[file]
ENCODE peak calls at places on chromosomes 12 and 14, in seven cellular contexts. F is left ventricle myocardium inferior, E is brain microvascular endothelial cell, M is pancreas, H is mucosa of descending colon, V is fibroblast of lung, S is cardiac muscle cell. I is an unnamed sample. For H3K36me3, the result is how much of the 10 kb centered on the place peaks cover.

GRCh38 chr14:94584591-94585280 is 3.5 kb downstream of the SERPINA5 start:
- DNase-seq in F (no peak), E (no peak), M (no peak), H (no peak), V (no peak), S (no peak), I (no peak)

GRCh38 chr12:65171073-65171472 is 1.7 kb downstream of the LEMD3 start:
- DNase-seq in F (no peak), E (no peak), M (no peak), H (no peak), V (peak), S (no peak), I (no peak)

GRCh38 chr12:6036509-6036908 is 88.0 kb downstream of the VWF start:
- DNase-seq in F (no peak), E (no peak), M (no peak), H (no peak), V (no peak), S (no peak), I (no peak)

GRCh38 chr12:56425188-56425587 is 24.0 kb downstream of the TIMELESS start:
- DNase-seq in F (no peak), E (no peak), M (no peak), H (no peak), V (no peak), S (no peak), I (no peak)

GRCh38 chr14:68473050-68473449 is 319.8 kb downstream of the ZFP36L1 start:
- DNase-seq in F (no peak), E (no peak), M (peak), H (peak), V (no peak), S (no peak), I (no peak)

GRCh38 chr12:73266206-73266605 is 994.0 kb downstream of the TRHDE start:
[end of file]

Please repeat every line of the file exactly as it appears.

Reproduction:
ENCODE peak calls at places on chromosomes 12 and 14, in seven cellular contexts. F is left ventricle myocardium inferior, E is brain microvascular endothelial cell, M is pancreas, H is mucosa of descending colon, V is fibroblast of lung, S is cardiac muscle cell. I is an unnamed sample. For H3K36me3, the result is how much of the 10 kb centered on the place peaks cover.

GRCh38 chr14:94584591-94585280 is 3.5 kb downstream of the SERPINA5 start:
- DNase-seq in F (no peak), E (no peak), M (no peak), H (no peak), V (no peak), S (no peak), I (no peak)

GRCh38 chr12:65171073-65171472 is 1.7 kb downstream of the LEMD3 start:
- DNase-seq in F (no peak), E (no peak), M (no peak), H (no peak), V (peak), S (no peak), I (no peak)

GRCh38 chr12:6036509-6036908 is 88.0 kb downstream of the VWF start:
- DNase-seq in F (no peak), E (no peak), M (no peak), H (no peak), V (no peak), S (no peak), I (no peak)

GRCh38 chr12:56425188-56425587 is 24.0 kb downstream of the TIMELESS start:
- DNase-seq in F (no peak), E (no peak), M (no peak), H (no peak), V (no peak), S (no peak), I (no peak)

GRCh38 chr14:68473050-68473449 is 319.8 kb downstream of the ZFP36L1 start:
- DNase-seq in F (no peak), E (no peak), M (peak), H (peak), V (no peak), S (no peak), I (no peak)

GRCh38 chr12:73266206-73266605 is 994.0 kb downstream of the TRHDE start: